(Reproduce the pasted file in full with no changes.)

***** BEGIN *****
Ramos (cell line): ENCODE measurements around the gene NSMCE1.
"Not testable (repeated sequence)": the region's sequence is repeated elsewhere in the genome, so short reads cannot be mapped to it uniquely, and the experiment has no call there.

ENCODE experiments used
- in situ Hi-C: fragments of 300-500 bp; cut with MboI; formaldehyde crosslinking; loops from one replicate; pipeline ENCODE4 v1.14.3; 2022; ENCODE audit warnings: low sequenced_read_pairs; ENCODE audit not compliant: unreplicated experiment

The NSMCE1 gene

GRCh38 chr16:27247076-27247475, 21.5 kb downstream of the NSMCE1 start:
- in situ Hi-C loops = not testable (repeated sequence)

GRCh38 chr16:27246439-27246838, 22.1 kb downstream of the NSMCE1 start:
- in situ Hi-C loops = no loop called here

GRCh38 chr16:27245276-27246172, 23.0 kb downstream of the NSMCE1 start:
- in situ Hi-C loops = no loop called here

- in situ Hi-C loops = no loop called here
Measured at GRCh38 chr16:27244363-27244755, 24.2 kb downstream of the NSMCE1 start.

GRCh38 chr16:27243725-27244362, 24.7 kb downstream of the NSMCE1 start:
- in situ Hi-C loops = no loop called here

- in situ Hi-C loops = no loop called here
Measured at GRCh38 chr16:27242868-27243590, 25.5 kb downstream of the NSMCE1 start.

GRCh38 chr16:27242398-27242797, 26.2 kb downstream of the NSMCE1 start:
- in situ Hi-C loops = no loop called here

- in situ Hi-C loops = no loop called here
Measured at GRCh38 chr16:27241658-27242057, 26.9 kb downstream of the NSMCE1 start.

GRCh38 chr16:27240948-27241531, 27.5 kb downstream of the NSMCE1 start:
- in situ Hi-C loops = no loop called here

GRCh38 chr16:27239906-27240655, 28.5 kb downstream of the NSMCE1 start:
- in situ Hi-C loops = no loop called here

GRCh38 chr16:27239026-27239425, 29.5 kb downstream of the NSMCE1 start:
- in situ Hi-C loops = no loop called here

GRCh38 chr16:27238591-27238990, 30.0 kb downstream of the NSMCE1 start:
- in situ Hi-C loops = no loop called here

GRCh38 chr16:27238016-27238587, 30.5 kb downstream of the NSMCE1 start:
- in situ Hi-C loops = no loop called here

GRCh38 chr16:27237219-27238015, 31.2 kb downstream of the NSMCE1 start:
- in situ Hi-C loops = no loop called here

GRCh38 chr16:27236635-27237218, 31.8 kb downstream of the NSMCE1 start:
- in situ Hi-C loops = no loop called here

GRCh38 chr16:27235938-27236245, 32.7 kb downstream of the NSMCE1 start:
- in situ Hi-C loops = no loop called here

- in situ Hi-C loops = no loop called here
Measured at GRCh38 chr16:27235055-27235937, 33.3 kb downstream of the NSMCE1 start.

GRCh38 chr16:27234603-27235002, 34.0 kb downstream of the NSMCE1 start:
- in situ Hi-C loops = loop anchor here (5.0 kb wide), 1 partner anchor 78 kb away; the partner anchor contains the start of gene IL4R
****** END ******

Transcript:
Ramos (cell line): ENCODE measurements around the gene NSMCE1.
"Not testable (repeated sequence)": the region's sequence is repeated elsewhere in the genome, so short reads cannot be mapped to it uniquely, and the experiment has no call there.

ENCODE experiments used
- in situ Hi-C: fragments of 300-500 bp; cut with MboI; formaldehyde crosslinking; loops from one replicate; pipeline ENCODE4 v1.14.3; 2022; ENCODE audit warnings: low sequenced_read_pairs; ENCODE audit not compliant: unreplicated experiment

The NSMCE1 gene

GRCh38 chr16:27247076-27247475, 21.5 kb downstream of the NSMCE1 start:
- in situ Hi-C loops = not testable (repeated sequence)

GRCh38 chr16:27246439-27246838, 22.1 kb downstream of the NSMCE1 start:
- in situ Hi-C loops = no loop called here

GRCh38 chr16:27245276-27246172, 23.0 kb downstream of the NSMCE1 start:
- in situ Hi-C loops = no loop called here

- in situ Hi-C loops = no loop called here
Measured at GRCh38 chr16:27244363-27244755, 24.2 kb downstream of the NSMCE1 start.

GRCh38 chr16:27243725-27244362, 24.7 kb downstream of the NSMCE1 start:
- in situ Hi-C loops = no loop called here

- in situ Hi-C loops = no loop called here
Measured at GRCh38 chr16:27242868-27243590, 25.5 kb downstream of the NSMCE1 start.

GRCh38 chr16:27242398-27242797, 26.2 kb downstream of the NSMCE1 start:
- in situ Hi-C loops = no loop called here

- in situ Hi-C loops = no loop called here
Measured at GRCh38 chr16:27241658-27242057, 26.9 kb downstream of the NSMCE1 start.

GRCh38 chr16:27240948-27241531, 27.5 kb downstream of the NSMCE1 start:
- in situ Hi-C loops = no loop called here

GRCh38 chr16:27239906-27240655, 28.5 kb downstream of the NSMCE1 start:
- in situ Hi-C loops = no loop called here

GRCh38 chr16:27239026-27239425, 29.5 kb downstream of the NSMCE1 start:
- in situ Hi-C loops = no loop called here

GRCh38 chr16:27238591-27238990, 30.0 kb downstream of the NSMCE1 start:
- in situ Hi-C loops = no loop called here

GRCh38 chr16:27238016-27238587, 30.5 kb downstream of the NSMCE1 start:
- in situ Hi-C loops = no loop called here

GRCh38 chr16:27237219-27238015, 31.2 kb downstream of the NSMCE1 start:
- in situ Hi-C loops = no loop called here

GRCh38 chr16:27236635-27237218, 31.8 kb downstream of the NSMCE1 start:
- in situ Hi-C loops = no loop called here

GRCh38 chr16:27235938-27236245, 32.7 kb downstream of the NSMCE1 start:
- in situ Hi-C loops = no loop called here

- in situ Hi-C loops = no loop called here
Measured at GRCh38 chr16:27235055-27235937, 33.3 kb downstream of the NSMCE1 start.

GRCh38 chr16:27234603-27235002, 34.0 kb downstream of the NSMCE1 start:
- in situ Hi-C loops = loop anchor here (5.0 kb wide), 1 partner anchor 78 kb away; the partner anchor contains the start of gene IL4R